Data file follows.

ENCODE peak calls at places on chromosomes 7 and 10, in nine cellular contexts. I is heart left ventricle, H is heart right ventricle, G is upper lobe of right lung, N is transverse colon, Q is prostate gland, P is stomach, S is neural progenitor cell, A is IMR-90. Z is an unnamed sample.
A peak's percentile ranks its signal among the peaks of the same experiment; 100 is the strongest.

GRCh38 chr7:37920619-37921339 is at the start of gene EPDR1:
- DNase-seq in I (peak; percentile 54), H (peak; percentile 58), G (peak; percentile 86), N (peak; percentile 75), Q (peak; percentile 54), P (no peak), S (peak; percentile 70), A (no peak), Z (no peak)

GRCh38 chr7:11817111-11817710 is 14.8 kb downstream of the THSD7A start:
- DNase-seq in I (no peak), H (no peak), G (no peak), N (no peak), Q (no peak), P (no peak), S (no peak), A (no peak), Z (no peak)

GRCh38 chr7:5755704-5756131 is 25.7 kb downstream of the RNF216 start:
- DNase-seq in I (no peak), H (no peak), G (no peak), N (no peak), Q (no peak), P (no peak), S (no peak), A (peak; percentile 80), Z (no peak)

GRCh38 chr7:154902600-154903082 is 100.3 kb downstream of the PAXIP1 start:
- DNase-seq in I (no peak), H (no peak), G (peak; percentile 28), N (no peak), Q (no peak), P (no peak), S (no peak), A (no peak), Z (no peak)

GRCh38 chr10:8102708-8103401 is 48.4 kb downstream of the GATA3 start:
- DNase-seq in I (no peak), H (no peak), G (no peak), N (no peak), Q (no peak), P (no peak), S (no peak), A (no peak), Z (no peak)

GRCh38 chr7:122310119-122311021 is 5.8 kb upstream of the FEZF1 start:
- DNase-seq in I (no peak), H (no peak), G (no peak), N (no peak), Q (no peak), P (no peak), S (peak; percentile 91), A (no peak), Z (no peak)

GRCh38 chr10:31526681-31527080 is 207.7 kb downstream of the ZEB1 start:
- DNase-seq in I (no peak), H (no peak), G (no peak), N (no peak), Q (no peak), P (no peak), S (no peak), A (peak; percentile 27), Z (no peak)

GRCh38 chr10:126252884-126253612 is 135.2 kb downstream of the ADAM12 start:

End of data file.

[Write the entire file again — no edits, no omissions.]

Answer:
ENCODE peak calls at places on chromosomes 7 and 10, in nine cellular contexts. I is heart left ventricle, H is heart right ventricle, G is upper lobe of right lung, N is transverse colon, Q is prostate gland, P is stomach, S is neural progenitor cell, A is IMR-90. Z is an unnamed sample.
A peak's percentile ranks its signal among the peaks of the same experiment; 100 is the strongest.

GRCh38 chr7:37920619-37921339 is at the start of gene EPDR1:
- DNase-seq in I (peak; percentile 54), H (peak; percentile 58), G (peak; percentile 86), N (peak; percentile 75), Q (peak; percentile 54), P (no peak), S (peak; percentile 70), A (no peak), Z (no peak)

GRCh38 chr7:11817111-11817710 is 14.8 kb downstream of the THSD7A start:
- DNase-seq in I (no peak), H (no peak), G (no peak), N (no peak), Q (no peak), P (no peak), S (no peak), A (no peak), Z (no peak)

GRCh38 chr7:5755704-5756131 is 25.7 kb downstream of the RNF216 start:
- DNase-seq in I (no peak), H (no peak), G (no peak), N (no peak), Q (no peak), P (no peak), S (no peak), A (peak; percentile 80), Z (no peak)

GRCh38 chr7:154902600-154903082 is 100.3 kb downstream of the PAXIP1 start:
- DNase-seq in I (no peak), H (no peak), G (peak; percentile 28), N (no peak), Q (no peak), P (no peak), S (no peak), A (no peak), Z (no peak)

GRCh38 chr10:8102708-8103401 is 48.4 kb downstream of the GATA3 start:
- DNase-seq in I (no peak), H (no peak), G (no peak), N (no peak), Q (no peak), P (no peak), S (no peak), A (no peak), Z (no peak)

GRCh38 chr7:122310119-122311021 is 5.8 kb upstream of the FEZF1 start:
- DNase-seq in I (no peak), H (no peak), G (no peak), N (no peak), Q (no peak), P (no peak), S (peak; percentile 91), A (no peak), Z (no peak)

GRCh38 chr10:31526681-31527080 is 207.7 kb downstream of the ZEB1 start:
- DNase-seq in I (no peak), H (no peak), G (no peak), N (no peak), Q (no peak), P (no peak), S (no peak), A (peak; percentile 27), Z (no peak)

GRCh38 chr10:126252884-126253612 is 135.2 kb downstream of the ADAM12 start: